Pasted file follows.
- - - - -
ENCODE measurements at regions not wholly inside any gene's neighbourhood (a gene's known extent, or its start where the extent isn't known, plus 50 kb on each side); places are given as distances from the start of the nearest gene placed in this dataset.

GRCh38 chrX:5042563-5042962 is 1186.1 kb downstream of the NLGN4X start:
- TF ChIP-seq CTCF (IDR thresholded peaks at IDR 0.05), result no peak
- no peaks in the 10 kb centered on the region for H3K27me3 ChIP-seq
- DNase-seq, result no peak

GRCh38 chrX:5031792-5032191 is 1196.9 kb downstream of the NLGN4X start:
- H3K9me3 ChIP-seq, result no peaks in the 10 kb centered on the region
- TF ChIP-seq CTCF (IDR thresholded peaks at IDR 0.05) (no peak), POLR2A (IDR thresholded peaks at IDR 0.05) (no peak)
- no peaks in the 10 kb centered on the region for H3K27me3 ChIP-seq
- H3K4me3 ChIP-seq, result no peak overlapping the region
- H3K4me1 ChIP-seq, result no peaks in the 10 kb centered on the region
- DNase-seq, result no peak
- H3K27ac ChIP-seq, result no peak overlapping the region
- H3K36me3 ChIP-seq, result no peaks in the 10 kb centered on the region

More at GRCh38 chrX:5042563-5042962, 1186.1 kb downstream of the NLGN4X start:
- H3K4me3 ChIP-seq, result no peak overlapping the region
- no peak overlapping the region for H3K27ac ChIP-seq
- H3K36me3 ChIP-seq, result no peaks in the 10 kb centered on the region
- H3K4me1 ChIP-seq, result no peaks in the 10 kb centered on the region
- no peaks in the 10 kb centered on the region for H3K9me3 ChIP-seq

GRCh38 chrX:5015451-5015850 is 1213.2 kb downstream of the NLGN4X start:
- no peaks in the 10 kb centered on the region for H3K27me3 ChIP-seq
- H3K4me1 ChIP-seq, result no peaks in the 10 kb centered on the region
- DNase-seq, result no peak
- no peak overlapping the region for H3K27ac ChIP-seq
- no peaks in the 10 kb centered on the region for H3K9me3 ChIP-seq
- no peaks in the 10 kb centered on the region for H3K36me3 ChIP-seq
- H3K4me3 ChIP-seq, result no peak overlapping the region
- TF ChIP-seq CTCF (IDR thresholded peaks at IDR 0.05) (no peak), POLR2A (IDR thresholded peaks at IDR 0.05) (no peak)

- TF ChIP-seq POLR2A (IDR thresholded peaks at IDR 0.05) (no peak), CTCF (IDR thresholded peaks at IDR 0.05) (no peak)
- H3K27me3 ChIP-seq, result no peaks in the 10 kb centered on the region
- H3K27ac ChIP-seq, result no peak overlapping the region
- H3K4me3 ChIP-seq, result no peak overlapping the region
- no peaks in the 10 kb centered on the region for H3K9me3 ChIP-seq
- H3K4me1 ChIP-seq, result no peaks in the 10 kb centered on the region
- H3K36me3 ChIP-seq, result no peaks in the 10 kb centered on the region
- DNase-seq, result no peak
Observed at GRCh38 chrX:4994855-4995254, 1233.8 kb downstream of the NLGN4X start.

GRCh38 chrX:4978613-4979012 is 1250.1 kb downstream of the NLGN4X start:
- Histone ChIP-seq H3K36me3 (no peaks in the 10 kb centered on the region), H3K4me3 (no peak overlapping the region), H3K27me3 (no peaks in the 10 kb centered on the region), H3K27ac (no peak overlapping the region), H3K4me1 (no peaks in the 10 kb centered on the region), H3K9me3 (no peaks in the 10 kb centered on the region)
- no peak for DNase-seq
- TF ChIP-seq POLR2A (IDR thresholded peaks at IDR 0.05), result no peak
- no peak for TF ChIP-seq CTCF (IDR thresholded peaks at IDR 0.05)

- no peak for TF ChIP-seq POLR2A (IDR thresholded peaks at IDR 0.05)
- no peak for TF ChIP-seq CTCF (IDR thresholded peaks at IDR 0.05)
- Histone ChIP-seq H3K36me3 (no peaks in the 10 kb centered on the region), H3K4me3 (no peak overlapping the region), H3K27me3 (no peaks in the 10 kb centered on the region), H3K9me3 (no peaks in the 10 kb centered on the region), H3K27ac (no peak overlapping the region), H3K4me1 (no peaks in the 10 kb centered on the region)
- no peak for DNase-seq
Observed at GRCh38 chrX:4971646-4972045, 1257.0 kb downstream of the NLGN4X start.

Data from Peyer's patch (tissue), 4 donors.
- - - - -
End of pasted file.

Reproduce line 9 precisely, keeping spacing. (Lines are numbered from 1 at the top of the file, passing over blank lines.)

- no peaks in the 10 kb centered on the region for H3K27me3 ChIP-seq